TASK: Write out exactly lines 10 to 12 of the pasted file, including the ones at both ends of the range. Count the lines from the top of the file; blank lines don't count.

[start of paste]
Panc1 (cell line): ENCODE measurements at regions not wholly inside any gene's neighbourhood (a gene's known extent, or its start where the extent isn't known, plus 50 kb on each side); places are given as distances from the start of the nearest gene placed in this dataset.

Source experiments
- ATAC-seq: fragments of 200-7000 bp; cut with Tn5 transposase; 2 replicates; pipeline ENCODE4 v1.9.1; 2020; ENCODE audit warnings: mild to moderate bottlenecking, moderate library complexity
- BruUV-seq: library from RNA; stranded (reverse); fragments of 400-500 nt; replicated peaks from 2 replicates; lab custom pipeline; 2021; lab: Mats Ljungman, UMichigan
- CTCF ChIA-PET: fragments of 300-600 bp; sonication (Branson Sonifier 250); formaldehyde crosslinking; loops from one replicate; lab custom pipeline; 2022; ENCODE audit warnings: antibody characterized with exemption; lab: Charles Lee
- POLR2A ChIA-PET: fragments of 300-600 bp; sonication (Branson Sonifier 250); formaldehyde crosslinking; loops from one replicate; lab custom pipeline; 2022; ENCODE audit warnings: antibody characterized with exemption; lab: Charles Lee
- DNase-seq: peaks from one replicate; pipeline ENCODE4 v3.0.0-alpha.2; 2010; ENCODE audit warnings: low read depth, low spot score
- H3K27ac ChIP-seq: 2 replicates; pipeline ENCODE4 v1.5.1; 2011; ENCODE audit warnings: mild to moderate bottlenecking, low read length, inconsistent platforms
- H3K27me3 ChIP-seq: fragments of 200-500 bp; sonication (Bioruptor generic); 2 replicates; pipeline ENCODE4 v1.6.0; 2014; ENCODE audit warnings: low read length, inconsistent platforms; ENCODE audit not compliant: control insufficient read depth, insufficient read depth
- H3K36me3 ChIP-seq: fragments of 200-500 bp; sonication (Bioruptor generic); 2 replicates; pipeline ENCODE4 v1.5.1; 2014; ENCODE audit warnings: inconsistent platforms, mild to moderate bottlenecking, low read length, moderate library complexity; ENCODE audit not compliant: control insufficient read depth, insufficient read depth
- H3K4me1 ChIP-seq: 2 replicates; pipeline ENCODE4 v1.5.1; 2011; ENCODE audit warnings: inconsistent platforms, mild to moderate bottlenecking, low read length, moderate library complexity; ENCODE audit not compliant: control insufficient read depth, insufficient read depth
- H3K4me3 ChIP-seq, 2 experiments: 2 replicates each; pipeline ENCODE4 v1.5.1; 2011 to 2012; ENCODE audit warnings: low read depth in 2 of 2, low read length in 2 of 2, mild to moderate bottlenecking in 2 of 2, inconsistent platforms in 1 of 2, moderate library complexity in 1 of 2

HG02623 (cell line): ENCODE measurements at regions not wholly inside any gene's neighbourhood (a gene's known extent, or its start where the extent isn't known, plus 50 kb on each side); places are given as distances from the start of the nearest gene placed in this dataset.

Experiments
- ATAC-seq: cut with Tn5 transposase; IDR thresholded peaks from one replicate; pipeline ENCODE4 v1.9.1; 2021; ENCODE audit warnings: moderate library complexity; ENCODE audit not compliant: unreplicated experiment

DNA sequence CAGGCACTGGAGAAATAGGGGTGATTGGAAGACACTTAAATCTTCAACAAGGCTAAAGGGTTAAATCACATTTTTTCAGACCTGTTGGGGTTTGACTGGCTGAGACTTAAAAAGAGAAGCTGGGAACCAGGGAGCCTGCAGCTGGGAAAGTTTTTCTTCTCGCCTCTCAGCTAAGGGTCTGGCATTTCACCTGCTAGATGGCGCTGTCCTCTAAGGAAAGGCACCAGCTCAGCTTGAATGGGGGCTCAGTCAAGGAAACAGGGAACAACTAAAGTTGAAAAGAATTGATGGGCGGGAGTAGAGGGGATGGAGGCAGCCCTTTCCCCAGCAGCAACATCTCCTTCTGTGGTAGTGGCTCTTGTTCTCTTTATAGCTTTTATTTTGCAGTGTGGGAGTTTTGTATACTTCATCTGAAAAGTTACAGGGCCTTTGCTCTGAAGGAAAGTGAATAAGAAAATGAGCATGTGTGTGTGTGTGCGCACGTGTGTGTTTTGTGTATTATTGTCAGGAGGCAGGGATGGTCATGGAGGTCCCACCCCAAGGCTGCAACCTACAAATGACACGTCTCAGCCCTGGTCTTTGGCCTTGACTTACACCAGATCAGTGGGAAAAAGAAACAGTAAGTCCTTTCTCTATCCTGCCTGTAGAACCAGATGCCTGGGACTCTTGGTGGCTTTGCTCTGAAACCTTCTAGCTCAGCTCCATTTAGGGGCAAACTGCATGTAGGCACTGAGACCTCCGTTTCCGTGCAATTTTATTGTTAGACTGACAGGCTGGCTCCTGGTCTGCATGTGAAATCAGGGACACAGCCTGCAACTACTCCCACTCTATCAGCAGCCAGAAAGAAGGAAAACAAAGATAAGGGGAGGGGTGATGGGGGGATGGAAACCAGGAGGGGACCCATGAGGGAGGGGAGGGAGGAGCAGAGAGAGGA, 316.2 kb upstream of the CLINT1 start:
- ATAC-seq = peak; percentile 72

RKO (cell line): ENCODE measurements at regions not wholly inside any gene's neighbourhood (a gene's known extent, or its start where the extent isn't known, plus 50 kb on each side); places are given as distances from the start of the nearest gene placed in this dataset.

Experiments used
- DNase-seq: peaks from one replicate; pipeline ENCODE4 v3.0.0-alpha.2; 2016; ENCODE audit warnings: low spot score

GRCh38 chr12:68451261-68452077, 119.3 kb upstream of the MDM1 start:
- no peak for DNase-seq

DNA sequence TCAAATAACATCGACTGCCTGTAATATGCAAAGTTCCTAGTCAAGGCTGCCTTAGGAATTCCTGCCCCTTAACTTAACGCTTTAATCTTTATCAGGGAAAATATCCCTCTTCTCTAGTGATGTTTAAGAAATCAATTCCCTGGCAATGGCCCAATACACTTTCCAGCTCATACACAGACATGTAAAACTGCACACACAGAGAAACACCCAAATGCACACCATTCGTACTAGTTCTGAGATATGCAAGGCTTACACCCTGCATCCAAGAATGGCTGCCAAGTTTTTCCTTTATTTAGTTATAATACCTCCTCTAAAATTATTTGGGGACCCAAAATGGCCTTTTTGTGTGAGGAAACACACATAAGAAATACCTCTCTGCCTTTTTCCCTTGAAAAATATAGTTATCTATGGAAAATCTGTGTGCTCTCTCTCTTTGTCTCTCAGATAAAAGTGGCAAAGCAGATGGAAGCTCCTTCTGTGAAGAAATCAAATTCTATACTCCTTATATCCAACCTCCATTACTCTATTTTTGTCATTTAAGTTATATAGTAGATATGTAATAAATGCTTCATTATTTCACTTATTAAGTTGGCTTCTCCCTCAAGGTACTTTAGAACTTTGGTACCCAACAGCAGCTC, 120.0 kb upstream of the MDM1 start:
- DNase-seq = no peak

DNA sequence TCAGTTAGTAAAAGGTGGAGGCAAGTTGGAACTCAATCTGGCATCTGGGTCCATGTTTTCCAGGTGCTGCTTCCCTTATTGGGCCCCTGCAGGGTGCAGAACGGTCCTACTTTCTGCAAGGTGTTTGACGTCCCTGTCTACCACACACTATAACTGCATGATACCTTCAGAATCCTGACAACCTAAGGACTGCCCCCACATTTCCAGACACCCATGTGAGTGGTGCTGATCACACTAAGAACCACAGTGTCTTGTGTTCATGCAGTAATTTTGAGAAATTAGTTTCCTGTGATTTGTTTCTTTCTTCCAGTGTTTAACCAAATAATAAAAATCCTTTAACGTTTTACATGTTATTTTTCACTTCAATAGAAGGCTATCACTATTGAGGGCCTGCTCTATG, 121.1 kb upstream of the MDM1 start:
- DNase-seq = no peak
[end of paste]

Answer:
- H3K36me3 ChIP-seq: fragments of 200-500 bp; sonication (Bioruptor generic); 2 replicates; pipeline ENCODE4 v1.5.1; 2014; ENCODE audit warnings: inconsistent platforms, mild to moderate bottlenecking, low read length, moderate library complexity; ENCODE audit not compliant: control insufficient read depth, insufficient read depth
- H3K4me1 ChIP-seq: 2 replicates; pipeline ENCODE4 v1.5.1; 2011; ENCODE audit warnings: inconsistent platforms, mild to moderate bottlenecking, low read length, moderate library complexity; ENCODE audit not compliant: control insufficient read depth, insufficient read depth
- H3K4me3 ChIP-seq, 2 experiments: 2 replicates each; pipeline ENCODE4 v1.5.1; 2011 to 2012; ENCODE audit warnings: low read depth in 2 of 2, low read length in 2 of 2, mild to moderate bottlenecking in 2 of 2, inconsistent platforms in 1 of 2, moderate library complexity in 1 of 2